Tuesday, October 30, 2007

Car Shopping

I'm not car-shopping at the moment, but wanted to compile a helpful document for someone whose research I admire, and has made my work more understandable and meaningful.

I often create a list or spreadsheet to help me make my bigger decisions. I’ve started a spreadsheet that can be weighted by prioritization during your search. For example, there’s a column for a unique quality that a particular model may possess that is very important to you, and this would be weighted heavily. Additionally, if a sunroof is a deal-breaker to you, it too could have a very high rating. I’ve included some of the aforementioned models, and left out those that my research wouldn’t allow me to recommend, or that I concluded would not be “relatively cheap.”

There are important decisions we make as consumers. As well, we become what we consume. These are times when the impact of our decisions on our planet, is on our minds more than ever. Should we go with an alternative energy source (hybrid is one example), or not?

Used vs. New? I recommend purchasing a used vehicle, and would consider a used one up to about 70,000 miles. I don’t know if buying a new car adds to the number of used cars that never get sold and end up as waste, but this recommendation is mainly for financial reasons.

Own vs. lease? I do not recommend leasing for most situations. If you were a traveling salesperson, I’ve read it can make sense for someone in that line of work to lease, but from what I’ve learned, leasing is never-to-rarely a good business decision.

I have a friend who tells me that she considers every dollar she spends to be a vote. One caveat, she’s a multi-millionaire and can afford to pay cash for her cars, and several more times over for organic food than non-organic. I also have friends who boycott the Walmart’s and Starbucks of the world for some of the same reasons, and some different. And there are others still, who favor the “Made In America” tag.

Should we purchase from Toyota after one might conclude they encouraged sexual harassment in the workplace (one might argue that by not taking their female employee complaints seriously, they were more than enabling the behavior, in fact encouraging it). They did finally take action, and I personally think that Honda and Toyota do deliver the best vehicle for the money.

Highway vs. City. The saying goes that “highway miles” are more desirable than city driving. I believe the thinking behind this is that the highway is often open road, whereas the city often has you starting and stopping, and especially if you have a manual transmission, can place more wear and tear on your vehicle (e.g., clutch, brakes, tires). A manual tranny will tend to yield a higher MPG if you don’t slam it!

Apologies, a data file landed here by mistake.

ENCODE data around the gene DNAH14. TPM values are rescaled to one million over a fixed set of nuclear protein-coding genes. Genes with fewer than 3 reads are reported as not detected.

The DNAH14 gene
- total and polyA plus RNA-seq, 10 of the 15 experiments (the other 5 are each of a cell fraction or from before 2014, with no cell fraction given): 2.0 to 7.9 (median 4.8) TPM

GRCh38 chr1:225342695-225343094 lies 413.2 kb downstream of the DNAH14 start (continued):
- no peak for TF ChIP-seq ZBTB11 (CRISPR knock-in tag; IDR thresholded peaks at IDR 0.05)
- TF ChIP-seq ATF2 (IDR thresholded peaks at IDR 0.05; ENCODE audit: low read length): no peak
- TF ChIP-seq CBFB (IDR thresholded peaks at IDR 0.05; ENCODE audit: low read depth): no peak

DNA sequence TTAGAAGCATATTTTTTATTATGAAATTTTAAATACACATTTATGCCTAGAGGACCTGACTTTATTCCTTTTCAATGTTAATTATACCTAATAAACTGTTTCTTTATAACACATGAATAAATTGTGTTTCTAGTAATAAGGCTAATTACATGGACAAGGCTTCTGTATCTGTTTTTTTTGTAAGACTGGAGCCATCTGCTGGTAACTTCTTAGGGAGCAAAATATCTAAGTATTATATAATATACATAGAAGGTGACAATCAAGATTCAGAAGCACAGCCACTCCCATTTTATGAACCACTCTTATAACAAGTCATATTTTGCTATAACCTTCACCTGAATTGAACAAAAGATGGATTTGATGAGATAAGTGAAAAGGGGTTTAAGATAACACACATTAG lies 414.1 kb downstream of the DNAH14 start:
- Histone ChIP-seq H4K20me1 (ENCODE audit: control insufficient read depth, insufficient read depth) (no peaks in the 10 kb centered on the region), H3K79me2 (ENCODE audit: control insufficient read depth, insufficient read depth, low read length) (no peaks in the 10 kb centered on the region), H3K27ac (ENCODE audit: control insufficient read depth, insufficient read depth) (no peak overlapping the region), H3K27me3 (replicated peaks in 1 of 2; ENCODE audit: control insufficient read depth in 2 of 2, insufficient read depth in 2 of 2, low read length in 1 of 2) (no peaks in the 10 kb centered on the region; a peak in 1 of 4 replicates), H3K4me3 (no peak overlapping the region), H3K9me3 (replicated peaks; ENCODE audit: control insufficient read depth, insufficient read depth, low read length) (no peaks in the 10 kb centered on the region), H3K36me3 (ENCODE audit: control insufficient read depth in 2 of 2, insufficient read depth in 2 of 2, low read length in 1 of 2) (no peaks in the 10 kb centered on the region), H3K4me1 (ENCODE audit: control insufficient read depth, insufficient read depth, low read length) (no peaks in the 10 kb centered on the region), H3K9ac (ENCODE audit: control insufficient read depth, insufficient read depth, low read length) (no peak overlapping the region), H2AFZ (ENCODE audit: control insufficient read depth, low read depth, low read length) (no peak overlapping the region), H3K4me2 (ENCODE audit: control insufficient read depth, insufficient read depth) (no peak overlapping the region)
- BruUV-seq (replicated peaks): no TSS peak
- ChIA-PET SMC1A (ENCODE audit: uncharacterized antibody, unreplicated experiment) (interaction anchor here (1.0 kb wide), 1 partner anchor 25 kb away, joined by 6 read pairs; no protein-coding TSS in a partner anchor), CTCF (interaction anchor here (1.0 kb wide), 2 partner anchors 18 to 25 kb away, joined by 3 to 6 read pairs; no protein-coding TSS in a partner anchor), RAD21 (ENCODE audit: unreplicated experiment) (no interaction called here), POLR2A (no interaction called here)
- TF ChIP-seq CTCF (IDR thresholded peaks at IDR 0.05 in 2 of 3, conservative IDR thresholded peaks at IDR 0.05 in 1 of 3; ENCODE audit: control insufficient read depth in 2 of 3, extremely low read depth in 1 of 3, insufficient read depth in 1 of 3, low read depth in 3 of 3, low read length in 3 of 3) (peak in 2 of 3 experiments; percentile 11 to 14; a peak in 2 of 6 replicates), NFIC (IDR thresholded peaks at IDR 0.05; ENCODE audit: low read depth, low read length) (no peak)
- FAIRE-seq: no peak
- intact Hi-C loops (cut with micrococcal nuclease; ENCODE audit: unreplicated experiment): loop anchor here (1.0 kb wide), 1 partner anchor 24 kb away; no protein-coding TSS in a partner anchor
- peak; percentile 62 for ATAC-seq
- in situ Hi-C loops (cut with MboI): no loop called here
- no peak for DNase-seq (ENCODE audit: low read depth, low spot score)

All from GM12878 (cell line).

Some of the Consumer Reports site is free, and I agree that it is of great value to subscribe. CSR writes to avoid the New Beetle 4-cylinder model, but I am not sure why or which exact year they mean by “New.”

I have some knowledge of the mechanics behind cars as I have done my own repairs for years on both cars and motorcycles, learning from my brother how to reseat valves, bore-out pistons, and pimp a carburetor. I’ll never forget walking into a Yamaha dealer holding part of my carburetor and asking if they could order it for me, I didn’t know the name, but knew I needed that part. The look on the clerk’s face was priceless. There was also the time I walked into a Harley dealership and asked if they could raise my foot-pegs because I like to lay the bike over on turns, but the pegs can throw you (and the bike!) if they hit the road hard enough and at the right angle. “Lady,” I was told, “You just need to slow the hell down!” But I digress.

Finally, it may simply come down to what one can afford, and finances may simply be the baseline that impacts all other choices. I would suggest finding your baseline, and moving from there. My research is far from exhaustive so feel free to alter the spreadsheet to your findings.

I’m hoping that this spreadsheet will aid you in getting to that place. I didn’t set any calculations into it, as I don’t have your priorities to weight it, and I’m not an Excel guru. Perhaps someone reading this might be able to tweak it for you.

I leave you with some helpful links that will guide you through the process-things like checking underneath for rust, and around the flooring and side-boards. Also, looking for puddles of fluid under the car that might suggest leaking. All of these and many more can be found at these links below. Let us know how you fare:

1) Mouse-over on all the major dealer sites for a quick look at suggested price (this can usually be haggled)

2) Used Car Checklists:





3) Car Buying Guides:




4) Car Pricing Guide:


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